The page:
Con­tro­ver­sial Cy­ber­crime Law

Southasia - - EDITOR’S MAIL -

The Bangladesh gov­ern­ment is go­ing to en­act a cy­ber­crime law to en­sure dig­i­tal se­cu­rity, check cy­ber­crime and crim­i­nalise of­fences that are com­mit­ted over the in­ter­net. Quite a pos­i­tive step though ma­jor clauses of the pro­posed law have ma­jor is­sues, mak­ing it a bit con­tro­ver­sial piece of leg­is­la­tion even be­fore its fi­nal en­act­ment. Most im­por­tantly, the law au­tho­rises the po­lice and se­cu­rity agen­cies to mon­i­tor over­all in­ter­net ac­tiv­i­ties in a covert man­ner, which is noth­ing than an in­tru­sion into the lives of ci­ti­zens. Many terms and ex­pres­sions used in the draft law are vague, such as “acts of defama­tion” and “use of com­puter or other elec­tronic de­vices to hurt re­li­gious sen­ti­ment and/or to harm the over­all sta­bil­ity and law and or­der of the coun­try.” Taken as a whole, the draft law needs an im­me­di­ate re­view, as it largely fails to de­fine ac­tions that would lead to pun­ish­ment and it also does not pro­vide pro­ce­du­ral safe­guards to the ac­cused.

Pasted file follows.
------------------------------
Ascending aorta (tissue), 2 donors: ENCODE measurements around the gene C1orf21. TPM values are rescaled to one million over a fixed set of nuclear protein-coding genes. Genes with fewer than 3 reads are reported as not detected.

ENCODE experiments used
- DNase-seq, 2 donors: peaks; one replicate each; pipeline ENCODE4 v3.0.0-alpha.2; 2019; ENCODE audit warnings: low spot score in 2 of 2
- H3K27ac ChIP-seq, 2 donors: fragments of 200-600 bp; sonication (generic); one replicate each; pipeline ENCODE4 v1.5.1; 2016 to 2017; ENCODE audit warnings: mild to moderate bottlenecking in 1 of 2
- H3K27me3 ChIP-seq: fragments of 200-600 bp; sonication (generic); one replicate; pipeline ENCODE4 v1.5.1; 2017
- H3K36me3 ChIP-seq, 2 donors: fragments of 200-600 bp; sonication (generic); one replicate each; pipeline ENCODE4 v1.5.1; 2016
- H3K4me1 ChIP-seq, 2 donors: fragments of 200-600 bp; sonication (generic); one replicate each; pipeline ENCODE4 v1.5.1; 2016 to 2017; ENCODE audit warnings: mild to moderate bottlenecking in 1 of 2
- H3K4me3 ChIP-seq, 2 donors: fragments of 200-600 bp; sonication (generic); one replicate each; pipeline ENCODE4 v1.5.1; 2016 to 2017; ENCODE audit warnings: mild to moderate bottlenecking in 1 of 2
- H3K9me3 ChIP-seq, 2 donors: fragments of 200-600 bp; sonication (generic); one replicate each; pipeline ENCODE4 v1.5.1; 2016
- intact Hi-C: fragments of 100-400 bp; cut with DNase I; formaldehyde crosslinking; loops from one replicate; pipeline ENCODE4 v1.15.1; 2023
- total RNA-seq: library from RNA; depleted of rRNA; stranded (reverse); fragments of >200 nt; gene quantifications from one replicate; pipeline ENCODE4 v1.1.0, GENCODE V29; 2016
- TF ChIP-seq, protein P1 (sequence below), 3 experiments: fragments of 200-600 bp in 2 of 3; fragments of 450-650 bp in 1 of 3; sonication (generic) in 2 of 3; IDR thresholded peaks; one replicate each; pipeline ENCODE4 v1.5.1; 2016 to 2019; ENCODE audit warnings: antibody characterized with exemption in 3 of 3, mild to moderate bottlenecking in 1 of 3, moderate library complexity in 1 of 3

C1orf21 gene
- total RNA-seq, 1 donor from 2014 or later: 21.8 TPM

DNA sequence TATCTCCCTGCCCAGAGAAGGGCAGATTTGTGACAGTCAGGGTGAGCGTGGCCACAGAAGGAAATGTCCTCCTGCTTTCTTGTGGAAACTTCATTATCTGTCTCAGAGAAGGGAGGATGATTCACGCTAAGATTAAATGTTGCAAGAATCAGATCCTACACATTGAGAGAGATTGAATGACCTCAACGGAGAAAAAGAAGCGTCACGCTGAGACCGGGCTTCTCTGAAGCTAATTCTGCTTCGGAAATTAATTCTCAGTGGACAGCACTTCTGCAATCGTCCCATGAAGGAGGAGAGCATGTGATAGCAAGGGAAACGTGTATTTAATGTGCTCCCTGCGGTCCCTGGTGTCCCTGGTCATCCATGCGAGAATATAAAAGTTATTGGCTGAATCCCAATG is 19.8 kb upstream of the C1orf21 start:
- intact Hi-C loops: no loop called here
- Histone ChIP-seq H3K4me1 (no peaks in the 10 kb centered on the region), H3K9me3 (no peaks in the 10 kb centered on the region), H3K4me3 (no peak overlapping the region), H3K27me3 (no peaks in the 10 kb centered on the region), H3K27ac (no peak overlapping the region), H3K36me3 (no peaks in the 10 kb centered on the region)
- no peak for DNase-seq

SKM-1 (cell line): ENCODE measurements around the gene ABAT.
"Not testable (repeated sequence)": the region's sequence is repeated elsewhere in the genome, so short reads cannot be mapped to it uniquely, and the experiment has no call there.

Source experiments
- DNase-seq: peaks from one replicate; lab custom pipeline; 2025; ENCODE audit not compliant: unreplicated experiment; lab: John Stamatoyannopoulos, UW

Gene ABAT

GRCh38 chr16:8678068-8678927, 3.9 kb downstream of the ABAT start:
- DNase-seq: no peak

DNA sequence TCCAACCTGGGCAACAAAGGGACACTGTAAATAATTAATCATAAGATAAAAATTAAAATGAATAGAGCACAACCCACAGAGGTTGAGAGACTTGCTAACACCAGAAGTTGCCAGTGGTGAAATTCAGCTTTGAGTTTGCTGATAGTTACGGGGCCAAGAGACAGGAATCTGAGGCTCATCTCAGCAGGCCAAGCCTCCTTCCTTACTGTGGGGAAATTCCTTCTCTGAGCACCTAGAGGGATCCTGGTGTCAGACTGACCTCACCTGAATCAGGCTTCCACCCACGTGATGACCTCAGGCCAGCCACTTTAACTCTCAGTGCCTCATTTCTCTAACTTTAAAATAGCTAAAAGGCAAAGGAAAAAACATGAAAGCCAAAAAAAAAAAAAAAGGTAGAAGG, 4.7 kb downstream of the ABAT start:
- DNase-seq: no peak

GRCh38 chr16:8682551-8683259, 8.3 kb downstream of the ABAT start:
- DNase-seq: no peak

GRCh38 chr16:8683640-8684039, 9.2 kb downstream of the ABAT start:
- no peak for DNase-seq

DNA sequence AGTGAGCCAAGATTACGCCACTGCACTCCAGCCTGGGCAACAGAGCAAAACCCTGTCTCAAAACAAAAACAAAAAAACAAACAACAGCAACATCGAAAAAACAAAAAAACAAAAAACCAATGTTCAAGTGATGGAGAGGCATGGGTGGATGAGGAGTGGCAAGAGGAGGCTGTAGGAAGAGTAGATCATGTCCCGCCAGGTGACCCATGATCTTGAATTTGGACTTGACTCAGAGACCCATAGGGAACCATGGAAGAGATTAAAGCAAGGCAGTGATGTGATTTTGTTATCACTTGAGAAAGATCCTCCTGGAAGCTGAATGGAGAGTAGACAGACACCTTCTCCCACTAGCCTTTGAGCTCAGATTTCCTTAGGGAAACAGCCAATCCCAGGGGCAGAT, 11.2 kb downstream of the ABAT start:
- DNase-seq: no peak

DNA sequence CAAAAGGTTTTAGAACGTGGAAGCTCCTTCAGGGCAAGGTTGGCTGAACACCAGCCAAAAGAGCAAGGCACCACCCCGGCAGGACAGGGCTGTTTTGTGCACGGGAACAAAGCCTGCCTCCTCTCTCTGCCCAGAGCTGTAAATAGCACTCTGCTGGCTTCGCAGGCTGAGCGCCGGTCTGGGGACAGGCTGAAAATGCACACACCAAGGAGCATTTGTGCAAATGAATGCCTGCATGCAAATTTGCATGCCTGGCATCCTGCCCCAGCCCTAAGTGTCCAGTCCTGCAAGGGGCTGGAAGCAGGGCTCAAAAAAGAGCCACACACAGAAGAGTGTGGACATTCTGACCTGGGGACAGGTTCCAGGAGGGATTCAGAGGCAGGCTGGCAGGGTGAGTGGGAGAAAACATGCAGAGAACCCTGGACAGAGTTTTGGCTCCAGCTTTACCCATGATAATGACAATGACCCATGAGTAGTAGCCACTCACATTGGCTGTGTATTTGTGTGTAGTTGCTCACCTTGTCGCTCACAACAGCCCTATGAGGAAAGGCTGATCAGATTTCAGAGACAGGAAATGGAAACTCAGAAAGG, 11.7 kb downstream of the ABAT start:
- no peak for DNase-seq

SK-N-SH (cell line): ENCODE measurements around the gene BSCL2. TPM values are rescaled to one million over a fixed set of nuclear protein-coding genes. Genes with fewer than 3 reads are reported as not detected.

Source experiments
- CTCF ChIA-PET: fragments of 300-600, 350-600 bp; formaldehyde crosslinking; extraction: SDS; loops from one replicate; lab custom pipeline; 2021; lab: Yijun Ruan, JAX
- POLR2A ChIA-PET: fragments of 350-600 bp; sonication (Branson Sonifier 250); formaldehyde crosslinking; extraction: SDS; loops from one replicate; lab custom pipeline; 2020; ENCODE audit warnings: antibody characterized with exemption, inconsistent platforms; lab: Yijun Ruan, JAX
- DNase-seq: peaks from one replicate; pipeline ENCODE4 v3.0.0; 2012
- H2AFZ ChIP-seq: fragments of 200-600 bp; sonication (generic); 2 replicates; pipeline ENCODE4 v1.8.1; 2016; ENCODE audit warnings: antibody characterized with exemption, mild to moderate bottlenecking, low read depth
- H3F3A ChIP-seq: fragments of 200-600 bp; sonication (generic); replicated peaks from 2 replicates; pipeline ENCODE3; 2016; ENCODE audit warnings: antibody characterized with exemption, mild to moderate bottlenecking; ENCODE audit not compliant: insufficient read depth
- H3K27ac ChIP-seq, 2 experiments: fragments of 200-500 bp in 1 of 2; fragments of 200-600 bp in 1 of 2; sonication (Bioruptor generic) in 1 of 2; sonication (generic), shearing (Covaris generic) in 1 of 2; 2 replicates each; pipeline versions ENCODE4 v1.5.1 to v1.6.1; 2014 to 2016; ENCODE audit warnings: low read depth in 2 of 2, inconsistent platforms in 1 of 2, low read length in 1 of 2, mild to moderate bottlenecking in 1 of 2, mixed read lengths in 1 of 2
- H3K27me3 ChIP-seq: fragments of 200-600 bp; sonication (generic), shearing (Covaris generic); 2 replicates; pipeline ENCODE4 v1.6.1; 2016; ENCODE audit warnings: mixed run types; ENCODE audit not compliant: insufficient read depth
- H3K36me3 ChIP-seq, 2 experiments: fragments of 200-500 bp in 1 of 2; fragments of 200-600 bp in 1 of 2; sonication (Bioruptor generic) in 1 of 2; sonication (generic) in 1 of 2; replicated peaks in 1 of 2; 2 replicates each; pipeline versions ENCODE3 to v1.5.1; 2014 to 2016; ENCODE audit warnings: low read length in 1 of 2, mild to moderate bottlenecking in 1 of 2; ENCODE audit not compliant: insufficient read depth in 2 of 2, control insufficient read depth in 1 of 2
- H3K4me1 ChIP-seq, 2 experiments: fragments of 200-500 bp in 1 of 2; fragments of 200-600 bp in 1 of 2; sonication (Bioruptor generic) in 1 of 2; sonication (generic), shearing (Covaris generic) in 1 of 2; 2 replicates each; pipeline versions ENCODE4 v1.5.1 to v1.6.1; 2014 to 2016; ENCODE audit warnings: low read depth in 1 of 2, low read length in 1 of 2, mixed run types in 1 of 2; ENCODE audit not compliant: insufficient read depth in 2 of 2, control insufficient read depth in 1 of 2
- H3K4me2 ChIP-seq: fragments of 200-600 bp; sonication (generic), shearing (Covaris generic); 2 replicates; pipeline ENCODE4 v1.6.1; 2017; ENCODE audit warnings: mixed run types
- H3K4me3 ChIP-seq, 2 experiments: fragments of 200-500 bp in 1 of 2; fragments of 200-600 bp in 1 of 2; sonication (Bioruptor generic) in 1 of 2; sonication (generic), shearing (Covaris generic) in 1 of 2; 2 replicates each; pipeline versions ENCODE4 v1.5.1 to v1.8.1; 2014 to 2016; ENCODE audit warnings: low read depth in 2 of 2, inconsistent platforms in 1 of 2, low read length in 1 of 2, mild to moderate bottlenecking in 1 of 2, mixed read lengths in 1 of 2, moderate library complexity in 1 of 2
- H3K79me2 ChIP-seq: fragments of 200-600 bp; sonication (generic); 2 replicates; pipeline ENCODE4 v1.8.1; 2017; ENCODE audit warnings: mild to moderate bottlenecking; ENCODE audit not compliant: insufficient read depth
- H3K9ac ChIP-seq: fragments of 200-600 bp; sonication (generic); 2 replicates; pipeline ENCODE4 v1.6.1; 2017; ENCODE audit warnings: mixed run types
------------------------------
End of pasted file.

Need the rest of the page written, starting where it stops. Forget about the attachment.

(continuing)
Mo­ham­mad Akram,

Si­ra­j­ganj, Bangladesh.

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